Classroom Display

d. Classroom Display: A specific place in the room to display both children’s and Teachers’ work is important to keep the classroom lively and dynamic. The display can be arranged with the use of a cardboard piece with a white sheet pasted on it. The display needs to be hung on the wall, not very high, but at the eye level of the children. It is important to make sure that all children’s work is put up for display by rotation.
i. Weather chart: The daily and weekly weather along with the day of the week information can be displayed in this location. Again, a cardboard piece with a chart paper can be the background and the weather for the day can be indicated pictorially and through text.

ii. Timetable: It is important that the timetable is displayed clearly in the classroom, and this guides the Teacher as well as the children. Children of this age appreciate structure and sequence.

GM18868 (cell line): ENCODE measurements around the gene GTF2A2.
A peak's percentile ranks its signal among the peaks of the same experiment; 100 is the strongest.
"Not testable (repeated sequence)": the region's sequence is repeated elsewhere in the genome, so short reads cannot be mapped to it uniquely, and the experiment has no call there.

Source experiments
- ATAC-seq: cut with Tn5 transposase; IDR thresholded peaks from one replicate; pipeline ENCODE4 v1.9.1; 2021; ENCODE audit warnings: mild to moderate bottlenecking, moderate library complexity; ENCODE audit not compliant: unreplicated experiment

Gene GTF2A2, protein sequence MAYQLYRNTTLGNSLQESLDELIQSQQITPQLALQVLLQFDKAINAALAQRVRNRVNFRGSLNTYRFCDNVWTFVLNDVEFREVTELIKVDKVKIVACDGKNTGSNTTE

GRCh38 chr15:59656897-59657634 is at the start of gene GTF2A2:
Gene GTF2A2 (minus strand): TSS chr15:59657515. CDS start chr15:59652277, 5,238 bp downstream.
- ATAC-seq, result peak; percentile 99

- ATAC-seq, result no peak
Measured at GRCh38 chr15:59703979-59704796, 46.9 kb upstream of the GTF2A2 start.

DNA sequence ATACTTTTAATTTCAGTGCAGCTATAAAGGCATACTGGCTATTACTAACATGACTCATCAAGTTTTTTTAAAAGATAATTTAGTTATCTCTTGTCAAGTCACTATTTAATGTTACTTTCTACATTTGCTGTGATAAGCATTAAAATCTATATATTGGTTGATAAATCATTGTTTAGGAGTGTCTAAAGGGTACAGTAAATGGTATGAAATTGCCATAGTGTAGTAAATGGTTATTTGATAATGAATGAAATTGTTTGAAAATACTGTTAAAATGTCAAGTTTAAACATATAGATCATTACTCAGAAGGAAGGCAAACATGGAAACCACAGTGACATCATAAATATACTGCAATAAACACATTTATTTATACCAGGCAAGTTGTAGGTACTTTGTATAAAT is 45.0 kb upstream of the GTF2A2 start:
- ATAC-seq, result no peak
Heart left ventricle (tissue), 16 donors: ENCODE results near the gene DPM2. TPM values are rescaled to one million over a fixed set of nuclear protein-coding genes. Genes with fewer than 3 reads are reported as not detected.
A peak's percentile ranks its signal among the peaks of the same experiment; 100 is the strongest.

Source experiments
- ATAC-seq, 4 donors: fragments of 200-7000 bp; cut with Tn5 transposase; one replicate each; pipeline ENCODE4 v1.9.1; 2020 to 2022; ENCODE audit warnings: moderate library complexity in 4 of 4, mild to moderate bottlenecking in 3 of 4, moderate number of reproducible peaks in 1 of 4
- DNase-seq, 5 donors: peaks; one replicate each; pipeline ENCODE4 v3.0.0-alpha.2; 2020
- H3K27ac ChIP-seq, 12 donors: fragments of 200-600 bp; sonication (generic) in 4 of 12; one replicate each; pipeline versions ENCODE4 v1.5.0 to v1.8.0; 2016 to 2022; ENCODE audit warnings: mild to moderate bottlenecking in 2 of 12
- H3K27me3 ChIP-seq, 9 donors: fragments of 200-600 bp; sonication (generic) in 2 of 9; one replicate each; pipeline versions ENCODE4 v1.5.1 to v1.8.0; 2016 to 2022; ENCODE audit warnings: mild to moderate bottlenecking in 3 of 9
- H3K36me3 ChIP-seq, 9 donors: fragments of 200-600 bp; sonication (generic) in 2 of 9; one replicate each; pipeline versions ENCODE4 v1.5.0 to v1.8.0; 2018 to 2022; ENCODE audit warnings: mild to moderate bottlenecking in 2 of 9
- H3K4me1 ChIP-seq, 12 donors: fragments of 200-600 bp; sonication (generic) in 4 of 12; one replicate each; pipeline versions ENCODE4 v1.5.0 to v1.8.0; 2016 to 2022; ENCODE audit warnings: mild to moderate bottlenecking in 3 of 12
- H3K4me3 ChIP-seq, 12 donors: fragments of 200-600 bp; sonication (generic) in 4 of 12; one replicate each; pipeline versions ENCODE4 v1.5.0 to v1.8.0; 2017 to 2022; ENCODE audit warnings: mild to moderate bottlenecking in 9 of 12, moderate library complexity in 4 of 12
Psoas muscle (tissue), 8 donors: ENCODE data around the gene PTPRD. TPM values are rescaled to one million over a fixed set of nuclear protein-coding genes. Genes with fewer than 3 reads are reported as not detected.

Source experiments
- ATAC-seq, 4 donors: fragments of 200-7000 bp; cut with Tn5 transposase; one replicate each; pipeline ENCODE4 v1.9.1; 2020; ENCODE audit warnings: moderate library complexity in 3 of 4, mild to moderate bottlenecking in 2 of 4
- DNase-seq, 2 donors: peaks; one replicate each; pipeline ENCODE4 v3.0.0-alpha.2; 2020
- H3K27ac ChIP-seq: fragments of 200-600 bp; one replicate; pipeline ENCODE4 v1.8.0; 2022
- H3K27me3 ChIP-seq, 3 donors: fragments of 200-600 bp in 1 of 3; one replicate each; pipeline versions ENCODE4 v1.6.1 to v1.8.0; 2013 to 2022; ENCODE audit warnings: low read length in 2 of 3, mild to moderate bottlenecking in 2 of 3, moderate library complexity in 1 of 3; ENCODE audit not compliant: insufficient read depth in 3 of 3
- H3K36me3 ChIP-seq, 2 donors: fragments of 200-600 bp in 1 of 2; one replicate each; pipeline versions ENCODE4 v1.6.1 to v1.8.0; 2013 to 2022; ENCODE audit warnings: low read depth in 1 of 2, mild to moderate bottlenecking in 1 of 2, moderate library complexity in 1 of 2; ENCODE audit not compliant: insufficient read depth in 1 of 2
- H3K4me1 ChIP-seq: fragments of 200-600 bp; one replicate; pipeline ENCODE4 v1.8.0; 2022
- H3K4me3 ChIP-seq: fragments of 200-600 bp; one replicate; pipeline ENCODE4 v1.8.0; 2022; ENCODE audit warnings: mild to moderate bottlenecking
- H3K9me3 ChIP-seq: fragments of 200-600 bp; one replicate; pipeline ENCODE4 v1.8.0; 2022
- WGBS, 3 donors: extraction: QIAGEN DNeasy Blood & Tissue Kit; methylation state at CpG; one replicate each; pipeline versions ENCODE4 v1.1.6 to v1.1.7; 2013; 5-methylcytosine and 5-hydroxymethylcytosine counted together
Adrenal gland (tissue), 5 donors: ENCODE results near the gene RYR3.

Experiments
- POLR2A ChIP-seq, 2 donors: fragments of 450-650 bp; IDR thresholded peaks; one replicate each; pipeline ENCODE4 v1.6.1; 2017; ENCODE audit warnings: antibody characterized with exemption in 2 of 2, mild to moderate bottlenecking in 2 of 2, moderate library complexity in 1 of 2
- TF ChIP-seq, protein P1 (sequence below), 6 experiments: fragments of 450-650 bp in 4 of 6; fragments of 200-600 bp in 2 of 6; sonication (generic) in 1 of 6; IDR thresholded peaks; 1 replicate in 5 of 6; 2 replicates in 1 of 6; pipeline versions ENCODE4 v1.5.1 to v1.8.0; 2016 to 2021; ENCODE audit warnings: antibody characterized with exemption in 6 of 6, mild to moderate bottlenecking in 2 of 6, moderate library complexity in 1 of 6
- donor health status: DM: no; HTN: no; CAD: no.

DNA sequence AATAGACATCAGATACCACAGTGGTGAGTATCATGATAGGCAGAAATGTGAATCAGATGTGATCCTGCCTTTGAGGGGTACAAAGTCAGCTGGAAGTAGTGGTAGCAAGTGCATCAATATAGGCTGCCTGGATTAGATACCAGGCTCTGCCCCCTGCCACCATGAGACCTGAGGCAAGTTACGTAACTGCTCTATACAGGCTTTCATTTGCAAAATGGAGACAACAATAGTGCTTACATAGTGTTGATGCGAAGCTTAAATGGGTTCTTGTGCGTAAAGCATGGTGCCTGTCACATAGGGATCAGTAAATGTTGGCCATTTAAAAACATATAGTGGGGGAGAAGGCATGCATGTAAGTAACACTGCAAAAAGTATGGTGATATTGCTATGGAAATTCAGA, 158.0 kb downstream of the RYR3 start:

iii. Teacher prepared charts: This location in the classroom can display charts prepared by the Teacher. It can contain relevant stories, or picture of objects found in the vicinity of the school or in the children’s’ homes that is relevant to the topic being learnt. Teachers and children can prepare these charts together for display.
iv. Norms charts: It is important to prominently display classroom norms. These charts should not be mere sequence of instruction, rather should be conveyed creatively through pictures and stories.

Portfolio Bags

  • e. Portfolio Bags: It is important to record and store children’s work. Making it accessible and visible to other children is equally important. This becomes relevant for assessment too.
  • Portfolio bags can be hung on a wire/rope and should be neatly labelled with each child’s name.
  • Along with these display areas, every classroom should have a mirror, clock, allotted spaces outside to keep footwear and a dustbin.
  • The labelling of these locations, the text in the displays and the reading corners should make the environment print rich, colourful and a happy place.

Reference and Excerpt

National Curriculum Framework for Foundational Stage-2022